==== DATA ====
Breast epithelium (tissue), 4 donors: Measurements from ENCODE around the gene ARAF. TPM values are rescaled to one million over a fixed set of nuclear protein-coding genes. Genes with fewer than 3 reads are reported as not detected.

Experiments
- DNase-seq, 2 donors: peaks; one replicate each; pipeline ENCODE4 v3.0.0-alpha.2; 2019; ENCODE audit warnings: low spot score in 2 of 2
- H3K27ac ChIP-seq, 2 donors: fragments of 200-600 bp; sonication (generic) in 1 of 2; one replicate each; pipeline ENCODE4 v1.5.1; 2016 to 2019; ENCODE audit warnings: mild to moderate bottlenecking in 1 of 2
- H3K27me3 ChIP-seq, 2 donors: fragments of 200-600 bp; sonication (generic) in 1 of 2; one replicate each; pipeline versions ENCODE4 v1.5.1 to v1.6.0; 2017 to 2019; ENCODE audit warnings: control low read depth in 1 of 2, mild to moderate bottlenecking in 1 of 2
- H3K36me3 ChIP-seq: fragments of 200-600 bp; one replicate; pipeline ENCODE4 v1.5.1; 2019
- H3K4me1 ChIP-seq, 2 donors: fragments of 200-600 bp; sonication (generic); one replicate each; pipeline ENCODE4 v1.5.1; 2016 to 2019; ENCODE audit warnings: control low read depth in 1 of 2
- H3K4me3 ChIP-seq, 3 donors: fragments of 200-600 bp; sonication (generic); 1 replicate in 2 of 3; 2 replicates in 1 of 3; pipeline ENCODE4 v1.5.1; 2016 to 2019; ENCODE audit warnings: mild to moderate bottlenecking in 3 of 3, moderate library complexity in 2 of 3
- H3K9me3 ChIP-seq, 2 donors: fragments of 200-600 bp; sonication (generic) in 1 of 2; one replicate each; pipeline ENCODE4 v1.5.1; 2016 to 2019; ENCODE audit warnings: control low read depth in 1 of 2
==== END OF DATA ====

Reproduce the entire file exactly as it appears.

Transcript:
Breast epithelium (tissue), 4 donors: Measurements from ENCODE around the gene ARAF. TPM values are rescaled to one million over a fixed set of nuclear protein-coding genes. Genes with fewer than 3 reads are reported as not detected.

Experiments
- DNase-seq, 2 donors: peaks; one replicate each; pipeline ENCODE4 v3.0.0-alpha.2; 2019; ENCODE audit warnings: low spot score in 2 of 2
- H3K27ac ChIP-seq, 2 donors: fragments of 200-600 bp; sonication (generic) in 1 of 2; one replicate each; pipeline ENCODE4 v1.5.1; 2016 to 2019; ENCODE audit warnings: mild to moderate bottlenecking in 1 of 2
- H3K27me3 ChIP-seq, 2 donors: fragments of 200-600 bp; sonication (generic) in 1 of 2; one replicate each; pipeline versions ENCODE4 v1.5.1 to v1.6.0; 2017 to 2019; ENCODE audit warnings: control low read depth in 1 of 2, mild to moderate bottlenecking in 1 of 2
- H3K36me3 ChIP-seq: fragments of 200-600 bp; one replicate; pipeline ENCODE4 v1.5.1; 2019
- H3K4me1 ChIP-seq, 2 donors: fragments of 200-600 bp; sonication (generic); one replicate each; pipeline ENCODE4 v1.5.1; 2016 to 2019; ENCODE audit warnings: control low read depth in 1 of 2
- H3K4me3 ChIP-seq, 3 donors: fragments of 200-600 bp; sonication (generic); 1 replicate in 2 of 3; 2 replicates in 1 of 3; pipeline ENCODE4 v1.5.1; 2016 to 2019; ENCODE audit warnings: mild to moderate bottlenecking in 3 of 3, moderate library complexity in 2 of 3
- H3K9me3 ChIP-seq, 2 donors: fragments of 200-600 bp; sonication (generic) in 1 of 2; one replicate each; pipeline ENCODE4 v1.5.1; 2016 to 2019; ENCODE audit warnings: control low read depth in 1 of 2